FIGS. 8A and 8B respectively show a perspective schematic view of an exemplary transcatheter valve prosthesis, and a cross-section of a portion of the valve prosthesis, according to an embodiment of the invention;

FIGS. 9A and 9B respectively show a valve prosthesis held in a helical coil according to an embodiment of the invention, and a flaring that occurs to a frame of the valve prosthesis according to an embodiment of the invention;

FIGS. 10A and 10B are respective images illustrating the flaring effect of a valve prosthesis according to an embodiment of the invention;

FIGS. 11A and 11B are schematic images showing a cuff or protective layer added to a valve prosthesis according to other embodiments of the invention;

FIG. 12 shows a perspective view of a helical coil anchor according to another embodiment of the invention;

FIGS. 13A and 13B respectively show the helical coil anchor of FIG. 12 being deployed at a mitral position, and the helical coil anchor of FIG. 12 in its final deployed position; and

FIG. 14 shows a modified deployment system according to another embodiment of the invention.

DETAILED DESCRIPTION

A helical anchor according to an embodiment of the invention is constructed as seen in FIGS. 3A to 3E. FIG. 3A shows a perspective view of a helical anchor 72, FIG. 3B shows a side view of the anchor 72, and FIG. 3C shows a top view of the anchor 72. The helical anchor 72 includes a coil with a plurality of turns extending along a central axis of the anchor. The anchor 72 has a series of lower turns or coils 82 and a series of upper turns or coils 84. The individual turns of the lower coils 82 are spaced apart from one another by small gaps. Meanwhile, the individual turns of the upper coils 84 are wound more closely to one another. In addition, the turns of the lower coils 82 have a larger radius of curvature than the turns of the upper coils 84, and therefore form a larger inner annular space. These features will be discussed in more detail below with respect to implantation of the anchor 72 at a native mitral valve. In other embodiments, the characteristics and differences between the lower coils 82 and the upper coils 84 of the anchor 72 can be arranged differently based on, for example, the anatomy of the patient.

As can be seen most clearly in FIG. 3C, the anchor 72 twists or coils around a central axis of the anchor 72 to provide a generally circular or cylindrical space therein that can more easily hold and anchor a circular valve prosthesis than can the non-circular shape of the native mitral valve annulus seen in FIG. 2. Therefore, as can be seen in FIG. 3D, when a helical anchor 72 is positioned about a mitral valve 44, the helical anchor 72 provides a more solid and structurally stable docking station or site for docking or coupling valve prostheses to the native mitral valve annulus. Passage of a portion of the anchor 72 at a commissure 80 of the mitral valve 44 (as seen in FIG. 3D, the process of which will be discussed in greater detail below) allows for placement of the anchor 72 both above and below the mitral valve annulus, for more secure anchoring of a valve prosthesis therein. In addition, a smallest inner space defined by the coils of the anchor 72 can be undersized relative to an expanded diameter of a valve prosthesis, such that a radial pressure is generated between the anchor 72 and the valve prosthesis when the prosthesis is expanded therein.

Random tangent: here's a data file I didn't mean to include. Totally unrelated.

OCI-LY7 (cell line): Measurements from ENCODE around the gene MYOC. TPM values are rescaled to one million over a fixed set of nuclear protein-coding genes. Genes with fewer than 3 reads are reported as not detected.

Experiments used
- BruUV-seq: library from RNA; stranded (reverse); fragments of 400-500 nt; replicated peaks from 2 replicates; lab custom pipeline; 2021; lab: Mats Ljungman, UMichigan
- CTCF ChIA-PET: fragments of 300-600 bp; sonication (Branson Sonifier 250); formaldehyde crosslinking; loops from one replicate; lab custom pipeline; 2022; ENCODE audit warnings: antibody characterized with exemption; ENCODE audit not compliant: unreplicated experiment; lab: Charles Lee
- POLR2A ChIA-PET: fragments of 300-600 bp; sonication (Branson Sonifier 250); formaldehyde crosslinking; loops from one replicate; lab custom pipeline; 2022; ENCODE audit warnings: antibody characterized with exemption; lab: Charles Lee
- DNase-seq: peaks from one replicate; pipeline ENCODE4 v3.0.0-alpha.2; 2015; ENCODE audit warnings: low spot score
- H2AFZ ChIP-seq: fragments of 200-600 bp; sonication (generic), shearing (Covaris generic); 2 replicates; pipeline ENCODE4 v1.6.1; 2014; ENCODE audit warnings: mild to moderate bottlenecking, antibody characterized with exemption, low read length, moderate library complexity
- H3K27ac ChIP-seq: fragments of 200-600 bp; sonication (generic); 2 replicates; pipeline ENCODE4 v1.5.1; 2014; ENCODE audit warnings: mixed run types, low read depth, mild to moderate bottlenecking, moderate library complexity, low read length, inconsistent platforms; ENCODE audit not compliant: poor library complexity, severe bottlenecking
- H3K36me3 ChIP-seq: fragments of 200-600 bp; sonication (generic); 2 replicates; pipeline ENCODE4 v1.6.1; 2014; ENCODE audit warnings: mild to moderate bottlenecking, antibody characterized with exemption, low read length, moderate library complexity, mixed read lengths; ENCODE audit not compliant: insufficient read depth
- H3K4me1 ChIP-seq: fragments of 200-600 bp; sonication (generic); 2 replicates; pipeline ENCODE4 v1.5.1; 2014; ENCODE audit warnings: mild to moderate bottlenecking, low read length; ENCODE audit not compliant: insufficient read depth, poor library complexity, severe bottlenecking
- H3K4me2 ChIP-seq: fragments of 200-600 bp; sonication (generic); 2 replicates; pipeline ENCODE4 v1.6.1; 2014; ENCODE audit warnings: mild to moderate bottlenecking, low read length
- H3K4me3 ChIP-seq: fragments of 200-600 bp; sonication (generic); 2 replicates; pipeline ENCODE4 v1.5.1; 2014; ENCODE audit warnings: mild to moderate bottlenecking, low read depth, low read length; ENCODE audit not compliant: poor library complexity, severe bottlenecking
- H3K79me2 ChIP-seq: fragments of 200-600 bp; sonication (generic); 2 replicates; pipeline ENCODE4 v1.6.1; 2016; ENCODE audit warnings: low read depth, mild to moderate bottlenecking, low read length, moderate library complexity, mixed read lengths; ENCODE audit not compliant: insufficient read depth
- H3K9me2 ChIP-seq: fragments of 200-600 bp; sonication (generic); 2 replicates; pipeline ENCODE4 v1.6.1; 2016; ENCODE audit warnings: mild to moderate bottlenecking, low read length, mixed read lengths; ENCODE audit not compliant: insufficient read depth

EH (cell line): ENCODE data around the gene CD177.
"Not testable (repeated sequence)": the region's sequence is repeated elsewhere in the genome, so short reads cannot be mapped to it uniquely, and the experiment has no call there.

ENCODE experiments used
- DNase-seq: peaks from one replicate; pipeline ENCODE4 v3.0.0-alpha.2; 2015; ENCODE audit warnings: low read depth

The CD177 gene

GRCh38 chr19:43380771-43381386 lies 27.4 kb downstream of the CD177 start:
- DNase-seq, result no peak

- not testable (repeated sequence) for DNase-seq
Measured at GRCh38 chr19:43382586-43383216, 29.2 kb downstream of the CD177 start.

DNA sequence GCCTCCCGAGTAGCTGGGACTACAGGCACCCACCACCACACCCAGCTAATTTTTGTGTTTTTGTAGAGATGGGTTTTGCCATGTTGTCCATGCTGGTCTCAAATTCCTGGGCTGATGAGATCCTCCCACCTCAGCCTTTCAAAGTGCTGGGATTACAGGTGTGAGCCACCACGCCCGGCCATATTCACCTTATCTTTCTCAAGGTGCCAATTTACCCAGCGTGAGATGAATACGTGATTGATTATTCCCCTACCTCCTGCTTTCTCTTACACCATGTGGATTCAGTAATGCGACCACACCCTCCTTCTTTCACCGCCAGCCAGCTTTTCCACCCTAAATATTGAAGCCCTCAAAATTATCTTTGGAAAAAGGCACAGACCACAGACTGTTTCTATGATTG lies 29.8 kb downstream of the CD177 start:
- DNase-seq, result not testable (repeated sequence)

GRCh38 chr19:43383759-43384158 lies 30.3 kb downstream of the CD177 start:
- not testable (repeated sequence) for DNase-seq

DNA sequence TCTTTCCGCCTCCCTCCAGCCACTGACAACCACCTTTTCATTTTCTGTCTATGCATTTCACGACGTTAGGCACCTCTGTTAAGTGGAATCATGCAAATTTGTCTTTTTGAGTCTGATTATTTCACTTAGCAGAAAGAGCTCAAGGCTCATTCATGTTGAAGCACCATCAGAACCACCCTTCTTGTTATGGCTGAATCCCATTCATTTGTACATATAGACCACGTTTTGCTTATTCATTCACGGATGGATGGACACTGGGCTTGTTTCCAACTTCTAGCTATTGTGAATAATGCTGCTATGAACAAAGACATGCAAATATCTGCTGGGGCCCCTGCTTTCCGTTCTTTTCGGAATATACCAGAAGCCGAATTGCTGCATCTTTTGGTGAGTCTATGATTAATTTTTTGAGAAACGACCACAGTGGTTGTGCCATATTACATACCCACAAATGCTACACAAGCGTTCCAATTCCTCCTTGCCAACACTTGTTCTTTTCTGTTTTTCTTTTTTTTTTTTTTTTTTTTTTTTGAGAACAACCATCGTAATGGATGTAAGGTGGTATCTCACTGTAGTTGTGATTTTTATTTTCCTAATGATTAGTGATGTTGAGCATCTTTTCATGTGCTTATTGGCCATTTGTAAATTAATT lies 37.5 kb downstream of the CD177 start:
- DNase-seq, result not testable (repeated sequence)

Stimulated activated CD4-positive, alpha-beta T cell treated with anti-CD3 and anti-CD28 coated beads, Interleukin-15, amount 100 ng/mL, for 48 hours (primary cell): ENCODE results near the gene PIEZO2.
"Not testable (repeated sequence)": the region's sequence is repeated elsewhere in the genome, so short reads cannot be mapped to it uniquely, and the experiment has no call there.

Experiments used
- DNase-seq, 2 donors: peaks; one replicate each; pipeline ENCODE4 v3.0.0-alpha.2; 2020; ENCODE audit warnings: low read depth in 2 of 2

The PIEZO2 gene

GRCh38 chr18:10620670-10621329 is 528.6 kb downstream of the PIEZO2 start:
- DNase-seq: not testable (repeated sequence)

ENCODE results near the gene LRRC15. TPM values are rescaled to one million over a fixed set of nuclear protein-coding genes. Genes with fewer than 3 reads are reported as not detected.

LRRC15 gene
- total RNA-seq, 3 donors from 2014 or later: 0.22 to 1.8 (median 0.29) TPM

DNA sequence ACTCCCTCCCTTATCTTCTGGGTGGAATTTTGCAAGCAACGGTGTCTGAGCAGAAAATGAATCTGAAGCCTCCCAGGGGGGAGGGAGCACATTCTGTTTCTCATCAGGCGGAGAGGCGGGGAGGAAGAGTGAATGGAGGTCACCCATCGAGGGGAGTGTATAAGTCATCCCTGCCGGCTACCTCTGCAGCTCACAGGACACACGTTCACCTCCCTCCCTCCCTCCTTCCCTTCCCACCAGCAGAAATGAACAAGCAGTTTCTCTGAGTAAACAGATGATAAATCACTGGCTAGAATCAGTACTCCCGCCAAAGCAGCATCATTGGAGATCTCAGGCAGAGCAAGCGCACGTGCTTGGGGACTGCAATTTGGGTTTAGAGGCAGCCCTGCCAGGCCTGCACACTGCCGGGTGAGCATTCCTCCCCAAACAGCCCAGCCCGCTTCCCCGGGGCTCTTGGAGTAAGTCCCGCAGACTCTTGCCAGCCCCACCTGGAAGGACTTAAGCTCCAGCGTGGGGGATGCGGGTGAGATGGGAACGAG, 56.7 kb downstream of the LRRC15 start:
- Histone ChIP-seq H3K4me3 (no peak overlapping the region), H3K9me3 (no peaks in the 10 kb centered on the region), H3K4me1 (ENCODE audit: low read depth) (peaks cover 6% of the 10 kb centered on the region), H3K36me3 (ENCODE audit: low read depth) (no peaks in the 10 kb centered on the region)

In one embodiment, a core 180 of the helical coil 72 is constructed of or includes a shape memory material, such as Nitinol. However, in other embodiments, the core 180 of the helical coil 72 can be made of or include other bio-compatible materials, for example, other alloys, or for example, metals such as titanium or stainless steel. In some embodiments, the coil can have enlarged and/or rounded ends, for example, to prevent tips at ends of the coil 72 from damaging surrounding tissue during deployment. As can best be seen in FIGS. 3A, 3B, and 3E, the last of which illustrates a cross-section of a portion of the helical coil 72, the core 180 of the coil 72 is covered or surrounded by a foam layer 182 and a cloth cover 184. In the embodiment shown, the foam layer 182 is a Biomerix foam layer, for example, a 2 millimeter thick layer of polyurethane sheet material, and the cloth cover 184 is made of or includes a polyester material. In the illustrated embodiment, the respective ends of the foam layer 182 and cloth cover 184 meet circumferentially around the coil core 180 at substantially the same place. However, in other embodiments, the foam layer 182 and cloth cover 184 are wrapped around the coil core 180 and attached at different circumferential points around the coil core 180. The layers 182, 184 can be attached together to the coil core 180, or can be attached separately to the coil core 180.

In greater detail, in some embodiments, the fabric or cloth cover 184 that covers the helical coil is, for example, a polyethylene terephthalate (PET) polyester material. The fabric can have a thickness of 0.008±0.002 inches, and can have density characteristics of, for example, 2.12±0.18 oz/yd2, 40±5 wales/inch, and 90±10 courses/inch. The fabric layer can further be cut to have a length or width of approximately 13+1/−0.5 inches in order to cover substantially an entire length of the helical coil 72.